Art, Music & Culture

Rachel's Words Live On

Remi Kanazi
27 March 2006


On March 22, a congregation of ardent supporters gathered to commemorate Rachel’s life and spread her words at the Riverside Church, the very church Martin Luther King first spoke out against the war in Vietnam. This event came out of controversy. The critically acclaimed play My Name is Rachel Corrie was canceled by the New York Theater Workshop. Just weeks after the cartoon controversy and the mass trumpeting of free speech worldwide, Rachel Corrie was being silenced. The New York Theater Workshop attempted to crush her memory but her words live on.

Rachel's Words Tonight in New York City

21 March 2006


“My Name is Rachel Corrie” is a powerful one-woman show based entirely on the diaries and emails of Rachel Corrie. The play was scheduled to open at the New York Theatre Workshop on March 22nd. It has been postponed indefinitely, sparking an escalating controversy. Rachel’s words will still be heard on that day. Rachel wrote about issues that concern us all. Come hear an array of academics, activists, performers and playwrights read selected writings of Rachel Corrie, honor her through poems and songs, and discuss the context in which her words were written and the pervasive climate of fear in which they have been suppressed.

Open Letter to Actress Sharon Stone

21 March 2006


Dear Ms. Stone: In an interview with the Israeli paper Ha’aretz you stated that your visit to Israel did not imply taking sides. “I am not for or against one side,” you insisted, adding: “When my children fight, I don’t choose any side, either. I love them equally.” Your comments reveal a surprising level of naivete and a basic lack of understanding of the context. In a situation of undisputed colonial oppression, when you are not “for or against” either side, you are essentially on the side of the oppressor and a supporter, perhaps an unwitting one, of the status quo of colonial domination and oppression.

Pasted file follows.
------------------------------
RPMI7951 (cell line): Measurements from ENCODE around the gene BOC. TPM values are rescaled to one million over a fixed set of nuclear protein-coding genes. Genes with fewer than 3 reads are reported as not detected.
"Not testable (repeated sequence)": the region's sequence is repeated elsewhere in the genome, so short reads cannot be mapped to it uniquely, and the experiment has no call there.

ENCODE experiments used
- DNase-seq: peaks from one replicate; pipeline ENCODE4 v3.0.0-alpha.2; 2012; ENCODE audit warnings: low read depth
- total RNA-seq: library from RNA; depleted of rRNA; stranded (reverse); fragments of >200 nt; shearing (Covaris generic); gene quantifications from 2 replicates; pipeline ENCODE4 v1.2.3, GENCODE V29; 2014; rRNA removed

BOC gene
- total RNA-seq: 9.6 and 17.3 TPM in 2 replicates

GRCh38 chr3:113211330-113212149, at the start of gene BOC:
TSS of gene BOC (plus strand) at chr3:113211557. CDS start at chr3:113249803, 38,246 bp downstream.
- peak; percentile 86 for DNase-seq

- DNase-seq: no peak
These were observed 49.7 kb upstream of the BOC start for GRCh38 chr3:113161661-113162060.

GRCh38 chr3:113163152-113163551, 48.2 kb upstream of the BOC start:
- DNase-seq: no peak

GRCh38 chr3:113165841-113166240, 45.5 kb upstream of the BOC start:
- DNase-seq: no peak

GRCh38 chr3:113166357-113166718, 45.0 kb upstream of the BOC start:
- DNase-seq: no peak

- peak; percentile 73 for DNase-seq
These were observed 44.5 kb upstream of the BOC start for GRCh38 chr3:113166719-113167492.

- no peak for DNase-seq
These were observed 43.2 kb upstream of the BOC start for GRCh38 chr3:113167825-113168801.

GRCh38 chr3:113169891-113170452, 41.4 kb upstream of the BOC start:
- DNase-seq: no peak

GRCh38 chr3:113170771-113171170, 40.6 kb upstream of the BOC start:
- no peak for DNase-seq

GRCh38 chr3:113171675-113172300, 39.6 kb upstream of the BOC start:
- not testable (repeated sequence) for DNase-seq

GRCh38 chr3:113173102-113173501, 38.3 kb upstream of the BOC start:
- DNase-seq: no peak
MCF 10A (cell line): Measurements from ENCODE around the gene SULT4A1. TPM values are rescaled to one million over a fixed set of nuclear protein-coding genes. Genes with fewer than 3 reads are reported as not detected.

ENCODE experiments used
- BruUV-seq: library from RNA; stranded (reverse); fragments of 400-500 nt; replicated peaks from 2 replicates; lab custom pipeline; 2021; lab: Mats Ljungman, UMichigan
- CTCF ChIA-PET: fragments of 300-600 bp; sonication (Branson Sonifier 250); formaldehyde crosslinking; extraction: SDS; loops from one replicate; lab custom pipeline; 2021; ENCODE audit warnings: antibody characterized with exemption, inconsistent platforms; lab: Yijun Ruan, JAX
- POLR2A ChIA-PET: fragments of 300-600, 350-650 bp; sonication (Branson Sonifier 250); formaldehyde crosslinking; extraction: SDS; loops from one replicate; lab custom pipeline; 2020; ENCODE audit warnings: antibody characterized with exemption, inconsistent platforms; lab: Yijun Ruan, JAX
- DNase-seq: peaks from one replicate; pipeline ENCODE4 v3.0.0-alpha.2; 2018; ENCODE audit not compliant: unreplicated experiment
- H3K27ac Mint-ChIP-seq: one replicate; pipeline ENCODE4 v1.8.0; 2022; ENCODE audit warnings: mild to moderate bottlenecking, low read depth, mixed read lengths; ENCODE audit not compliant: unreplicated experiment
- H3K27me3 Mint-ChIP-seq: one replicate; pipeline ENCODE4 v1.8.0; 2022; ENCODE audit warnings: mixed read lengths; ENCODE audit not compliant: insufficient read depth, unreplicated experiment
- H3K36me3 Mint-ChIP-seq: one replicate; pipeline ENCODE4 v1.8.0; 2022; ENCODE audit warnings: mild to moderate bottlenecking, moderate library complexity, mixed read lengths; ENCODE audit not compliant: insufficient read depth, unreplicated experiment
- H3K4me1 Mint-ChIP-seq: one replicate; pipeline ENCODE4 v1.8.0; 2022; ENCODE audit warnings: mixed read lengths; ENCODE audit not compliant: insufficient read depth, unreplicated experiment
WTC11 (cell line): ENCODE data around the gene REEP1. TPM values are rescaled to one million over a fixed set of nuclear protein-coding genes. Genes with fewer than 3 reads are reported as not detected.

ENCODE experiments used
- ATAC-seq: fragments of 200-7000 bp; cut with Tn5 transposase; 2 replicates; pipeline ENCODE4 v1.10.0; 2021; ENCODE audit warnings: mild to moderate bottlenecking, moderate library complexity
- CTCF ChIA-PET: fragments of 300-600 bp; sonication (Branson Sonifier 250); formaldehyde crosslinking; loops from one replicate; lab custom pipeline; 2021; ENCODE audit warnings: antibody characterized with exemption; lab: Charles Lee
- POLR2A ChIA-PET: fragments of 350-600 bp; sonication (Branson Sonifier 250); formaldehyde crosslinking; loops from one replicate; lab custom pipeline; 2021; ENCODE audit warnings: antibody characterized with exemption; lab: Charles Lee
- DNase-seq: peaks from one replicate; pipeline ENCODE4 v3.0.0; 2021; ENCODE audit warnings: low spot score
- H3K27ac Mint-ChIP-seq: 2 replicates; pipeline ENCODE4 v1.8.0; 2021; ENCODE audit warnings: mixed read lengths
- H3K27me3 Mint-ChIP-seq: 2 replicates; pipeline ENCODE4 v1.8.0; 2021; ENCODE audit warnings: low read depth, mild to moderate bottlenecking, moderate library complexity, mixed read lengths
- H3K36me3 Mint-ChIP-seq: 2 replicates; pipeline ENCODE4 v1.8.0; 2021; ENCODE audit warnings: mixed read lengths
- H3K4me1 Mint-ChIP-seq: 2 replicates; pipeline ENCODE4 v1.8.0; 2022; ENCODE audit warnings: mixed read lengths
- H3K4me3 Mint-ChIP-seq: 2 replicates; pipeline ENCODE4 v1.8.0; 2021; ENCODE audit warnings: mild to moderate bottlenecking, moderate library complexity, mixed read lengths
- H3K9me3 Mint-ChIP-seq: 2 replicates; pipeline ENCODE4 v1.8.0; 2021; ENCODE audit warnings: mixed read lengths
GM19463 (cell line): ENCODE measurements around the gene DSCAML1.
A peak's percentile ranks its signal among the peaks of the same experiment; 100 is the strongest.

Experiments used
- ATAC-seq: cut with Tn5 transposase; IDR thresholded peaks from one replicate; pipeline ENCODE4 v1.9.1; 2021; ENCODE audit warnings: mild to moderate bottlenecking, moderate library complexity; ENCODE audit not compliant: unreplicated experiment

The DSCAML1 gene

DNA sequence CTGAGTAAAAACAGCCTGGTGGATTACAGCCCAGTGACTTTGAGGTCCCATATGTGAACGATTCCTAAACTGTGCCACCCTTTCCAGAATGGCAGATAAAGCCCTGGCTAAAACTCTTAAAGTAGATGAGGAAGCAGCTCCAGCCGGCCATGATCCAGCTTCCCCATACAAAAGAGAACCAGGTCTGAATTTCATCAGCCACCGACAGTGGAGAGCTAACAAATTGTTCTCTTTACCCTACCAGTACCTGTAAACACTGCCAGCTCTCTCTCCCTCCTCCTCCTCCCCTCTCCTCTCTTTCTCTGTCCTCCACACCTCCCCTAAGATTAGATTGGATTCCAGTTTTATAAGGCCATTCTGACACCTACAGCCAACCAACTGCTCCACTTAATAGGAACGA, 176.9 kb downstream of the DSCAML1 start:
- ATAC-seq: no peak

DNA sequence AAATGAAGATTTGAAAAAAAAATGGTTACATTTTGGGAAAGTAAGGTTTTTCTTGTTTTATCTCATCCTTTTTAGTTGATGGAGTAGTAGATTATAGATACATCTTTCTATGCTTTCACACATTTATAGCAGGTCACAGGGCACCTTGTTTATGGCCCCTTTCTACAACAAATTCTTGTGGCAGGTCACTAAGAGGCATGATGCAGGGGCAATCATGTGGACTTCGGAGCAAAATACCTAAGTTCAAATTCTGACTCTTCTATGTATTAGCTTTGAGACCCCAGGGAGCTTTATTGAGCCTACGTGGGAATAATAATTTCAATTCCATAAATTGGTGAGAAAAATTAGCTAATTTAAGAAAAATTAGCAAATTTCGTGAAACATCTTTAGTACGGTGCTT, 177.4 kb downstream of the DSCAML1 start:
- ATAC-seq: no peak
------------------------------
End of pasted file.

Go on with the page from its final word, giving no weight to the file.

Open Letter to Pink Floyd's Roger Waters

18 March 2006


Mr. Waters: The Palestinian arts community received in disbelief the news of your upcoming performance in Tel Aviv in June, at a time when Israel continues unabated with its colonial and apartheid designs to further dispossess, oppress and ultimately ethnically cleanse Palestinians from their homeland. We strongly urge you to cancel your plans to perform in Israel until the time comes when it ends its illegal occupation of Palestinian territory and respects the relevant precepts of international law concerning Palestinian rights to freedom, self-determination and equality.

Photostory: Made in Palestine Exhibit opens to packed crowds in New York

Nigel Parry
17 March 2006


Made in Palestine is the first museum quality exhibition devoted to the contemporary art of Palestine to be held in the United States. It is a survey of work spanning three generations of Palestinian artists who live in the West Bank, Gaza Strip, parts of Israel, Syria, Jordan, and the United States. The exhibition opened in New York on March 14th, and held its gala opening on March 16th. EI’s Nigel Parry, also working on publicity for the exhibit, contributed this photostory from the opening.

Palestinian Filmmakers Question EU Audiovisual Grant

16 March 2006